NBER Working Paper
What makes a good monitor? Embodied in some regulatory requirements is the notion that independent directors provide a particular type of objective, shareholder-minded oversight. At the same time, little is known about the characteristics of independent directors, or the factors that influence the selection process of these directors.
In this paper we exploit a unique, hand-collected database of independent directors to test the hypothesis that boards appoint directors who, while technically independent according to regulatory definitions, nonetheless may be overly sympathetic to management. To do so, we investigate a subset of independent directors — analysts who covered the company — for whom we have detailed, micro-level data on their views regarding the firm prior to being appointed to the board.
We use these data to compare the roles of optimism versus skill in the board-appointment process. Focusing on ex-ante, observable characteristics of the independent directors themselves allows us to directly evaluate the objectivity and potential efficacy of independent directors based solely on their actual opinions about the firm in question.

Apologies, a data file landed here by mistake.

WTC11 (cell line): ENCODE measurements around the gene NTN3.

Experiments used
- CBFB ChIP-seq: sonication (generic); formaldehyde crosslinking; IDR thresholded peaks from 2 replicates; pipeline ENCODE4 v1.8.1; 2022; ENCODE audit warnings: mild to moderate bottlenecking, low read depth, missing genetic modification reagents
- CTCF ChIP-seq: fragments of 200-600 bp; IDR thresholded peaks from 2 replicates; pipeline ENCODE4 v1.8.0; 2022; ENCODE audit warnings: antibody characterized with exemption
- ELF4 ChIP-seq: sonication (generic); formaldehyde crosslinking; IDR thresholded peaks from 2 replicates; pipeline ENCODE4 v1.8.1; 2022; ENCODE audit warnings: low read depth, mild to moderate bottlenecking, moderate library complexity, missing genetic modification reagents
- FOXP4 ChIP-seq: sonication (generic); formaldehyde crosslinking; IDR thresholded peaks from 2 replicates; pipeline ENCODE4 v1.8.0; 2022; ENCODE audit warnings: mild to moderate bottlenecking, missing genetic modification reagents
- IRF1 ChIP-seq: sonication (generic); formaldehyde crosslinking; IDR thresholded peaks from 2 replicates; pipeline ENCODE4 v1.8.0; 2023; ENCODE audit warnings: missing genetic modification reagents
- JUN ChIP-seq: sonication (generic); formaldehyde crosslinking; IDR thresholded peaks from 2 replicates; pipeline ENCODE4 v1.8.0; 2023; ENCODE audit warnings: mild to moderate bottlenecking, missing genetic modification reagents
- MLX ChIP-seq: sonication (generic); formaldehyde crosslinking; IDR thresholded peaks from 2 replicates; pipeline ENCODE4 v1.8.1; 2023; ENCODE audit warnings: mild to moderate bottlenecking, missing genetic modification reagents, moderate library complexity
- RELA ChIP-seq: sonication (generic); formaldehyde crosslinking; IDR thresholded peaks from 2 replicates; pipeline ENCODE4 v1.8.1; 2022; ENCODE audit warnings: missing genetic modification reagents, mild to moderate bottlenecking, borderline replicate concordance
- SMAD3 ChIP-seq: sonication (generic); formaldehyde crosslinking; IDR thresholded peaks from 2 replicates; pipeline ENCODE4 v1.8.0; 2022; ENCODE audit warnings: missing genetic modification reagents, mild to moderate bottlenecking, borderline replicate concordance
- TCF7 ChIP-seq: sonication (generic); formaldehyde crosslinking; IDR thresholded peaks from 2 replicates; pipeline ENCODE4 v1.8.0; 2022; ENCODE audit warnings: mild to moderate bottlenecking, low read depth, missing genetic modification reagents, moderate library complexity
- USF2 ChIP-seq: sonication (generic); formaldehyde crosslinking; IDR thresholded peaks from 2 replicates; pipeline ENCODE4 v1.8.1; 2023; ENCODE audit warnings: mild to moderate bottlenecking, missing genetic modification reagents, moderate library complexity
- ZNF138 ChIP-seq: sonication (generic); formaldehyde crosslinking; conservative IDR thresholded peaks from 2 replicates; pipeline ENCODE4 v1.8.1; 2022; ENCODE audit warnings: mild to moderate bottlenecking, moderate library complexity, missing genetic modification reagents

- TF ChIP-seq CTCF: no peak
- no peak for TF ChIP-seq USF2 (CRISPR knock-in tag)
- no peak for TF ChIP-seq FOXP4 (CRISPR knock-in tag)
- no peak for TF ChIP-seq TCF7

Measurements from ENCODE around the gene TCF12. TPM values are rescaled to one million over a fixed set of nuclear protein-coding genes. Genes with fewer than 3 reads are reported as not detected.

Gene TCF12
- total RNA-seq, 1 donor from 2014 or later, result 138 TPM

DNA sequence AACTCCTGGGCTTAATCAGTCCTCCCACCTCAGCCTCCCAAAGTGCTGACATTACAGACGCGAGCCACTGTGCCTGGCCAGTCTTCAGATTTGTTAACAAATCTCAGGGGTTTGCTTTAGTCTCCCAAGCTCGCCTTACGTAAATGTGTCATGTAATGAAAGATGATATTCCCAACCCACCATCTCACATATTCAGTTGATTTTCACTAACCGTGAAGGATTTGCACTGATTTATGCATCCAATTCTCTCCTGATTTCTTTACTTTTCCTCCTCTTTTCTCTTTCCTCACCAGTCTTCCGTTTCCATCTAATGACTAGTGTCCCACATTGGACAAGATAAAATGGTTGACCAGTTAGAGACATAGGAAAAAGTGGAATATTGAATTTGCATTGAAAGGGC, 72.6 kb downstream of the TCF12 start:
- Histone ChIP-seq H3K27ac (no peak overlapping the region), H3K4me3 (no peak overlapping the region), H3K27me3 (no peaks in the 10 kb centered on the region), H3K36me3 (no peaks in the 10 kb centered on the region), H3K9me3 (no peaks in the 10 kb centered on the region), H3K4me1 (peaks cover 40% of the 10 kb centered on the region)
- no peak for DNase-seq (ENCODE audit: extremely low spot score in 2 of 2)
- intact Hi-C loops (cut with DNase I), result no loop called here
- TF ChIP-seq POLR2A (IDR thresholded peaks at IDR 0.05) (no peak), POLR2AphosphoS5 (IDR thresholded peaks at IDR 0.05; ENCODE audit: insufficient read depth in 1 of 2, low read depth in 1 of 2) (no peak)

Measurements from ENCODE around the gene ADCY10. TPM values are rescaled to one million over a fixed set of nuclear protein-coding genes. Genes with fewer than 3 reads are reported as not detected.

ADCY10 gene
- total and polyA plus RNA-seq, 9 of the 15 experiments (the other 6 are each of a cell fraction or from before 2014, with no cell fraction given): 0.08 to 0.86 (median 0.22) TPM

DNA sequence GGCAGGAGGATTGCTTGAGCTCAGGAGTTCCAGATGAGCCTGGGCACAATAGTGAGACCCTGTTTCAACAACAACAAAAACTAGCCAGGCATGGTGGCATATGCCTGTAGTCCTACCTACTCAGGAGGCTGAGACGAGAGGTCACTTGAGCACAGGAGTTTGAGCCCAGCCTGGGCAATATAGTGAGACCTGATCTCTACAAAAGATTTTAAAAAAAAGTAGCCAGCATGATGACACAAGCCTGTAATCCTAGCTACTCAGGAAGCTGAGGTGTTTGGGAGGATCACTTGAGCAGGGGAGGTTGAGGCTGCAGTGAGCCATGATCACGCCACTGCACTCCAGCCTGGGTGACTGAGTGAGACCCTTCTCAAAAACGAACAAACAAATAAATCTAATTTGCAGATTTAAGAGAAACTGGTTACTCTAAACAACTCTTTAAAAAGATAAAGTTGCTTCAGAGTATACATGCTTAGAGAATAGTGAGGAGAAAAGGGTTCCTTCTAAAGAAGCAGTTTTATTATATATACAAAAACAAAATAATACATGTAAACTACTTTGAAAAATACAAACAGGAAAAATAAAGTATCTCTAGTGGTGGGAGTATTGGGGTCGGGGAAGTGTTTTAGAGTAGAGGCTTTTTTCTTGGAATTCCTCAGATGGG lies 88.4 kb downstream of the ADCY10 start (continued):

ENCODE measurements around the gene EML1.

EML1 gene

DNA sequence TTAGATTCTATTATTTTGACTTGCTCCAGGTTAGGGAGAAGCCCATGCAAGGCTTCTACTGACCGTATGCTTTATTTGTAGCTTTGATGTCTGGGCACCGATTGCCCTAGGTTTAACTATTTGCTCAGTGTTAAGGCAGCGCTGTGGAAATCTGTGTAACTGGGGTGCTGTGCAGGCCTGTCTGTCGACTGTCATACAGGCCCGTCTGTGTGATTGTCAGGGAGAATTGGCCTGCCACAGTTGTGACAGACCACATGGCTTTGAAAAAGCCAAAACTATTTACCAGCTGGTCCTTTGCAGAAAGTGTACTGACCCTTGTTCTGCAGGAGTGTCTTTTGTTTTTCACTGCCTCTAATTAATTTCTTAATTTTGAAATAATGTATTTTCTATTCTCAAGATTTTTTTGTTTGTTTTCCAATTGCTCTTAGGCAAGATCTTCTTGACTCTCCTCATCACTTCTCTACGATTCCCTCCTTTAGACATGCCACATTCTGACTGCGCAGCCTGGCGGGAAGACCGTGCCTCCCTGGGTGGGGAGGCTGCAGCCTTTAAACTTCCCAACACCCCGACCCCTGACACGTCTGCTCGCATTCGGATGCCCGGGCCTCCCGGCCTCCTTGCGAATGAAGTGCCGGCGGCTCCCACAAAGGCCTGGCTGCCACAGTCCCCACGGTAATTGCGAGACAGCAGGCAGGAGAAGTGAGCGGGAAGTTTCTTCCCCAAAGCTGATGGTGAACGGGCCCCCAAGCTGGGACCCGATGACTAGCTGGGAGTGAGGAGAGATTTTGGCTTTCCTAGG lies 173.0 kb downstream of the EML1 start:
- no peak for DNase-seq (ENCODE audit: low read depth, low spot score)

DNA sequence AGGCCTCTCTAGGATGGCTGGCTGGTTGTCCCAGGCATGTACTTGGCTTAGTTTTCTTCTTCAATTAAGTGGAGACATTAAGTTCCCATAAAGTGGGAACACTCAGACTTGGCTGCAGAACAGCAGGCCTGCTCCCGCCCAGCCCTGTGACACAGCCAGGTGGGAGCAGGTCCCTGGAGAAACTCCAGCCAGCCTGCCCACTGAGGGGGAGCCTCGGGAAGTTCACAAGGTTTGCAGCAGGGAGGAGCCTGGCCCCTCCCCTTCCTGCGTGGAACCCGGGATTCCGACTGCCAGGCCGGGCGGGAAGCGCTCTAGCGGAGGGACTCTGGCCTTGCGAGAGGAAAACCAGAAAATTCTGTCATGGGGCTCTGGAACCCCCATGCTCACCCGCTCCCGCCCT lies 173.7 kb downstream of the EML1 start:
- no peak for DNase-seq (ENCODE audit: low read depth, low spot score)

We find that board-appointed analysts issue significantly more positive recommendations on companies that subsequently appoint them to the board; both relative to the other stocks they cover, and relative to other analysts covering these same stocks.
Additionally, board-appointed analysts demonstrate inferiority overall, both for earnings forecasts and for stock recommendations, not only for the companies that later invite them to join their boards but across the entire portfolio of stocks they cover.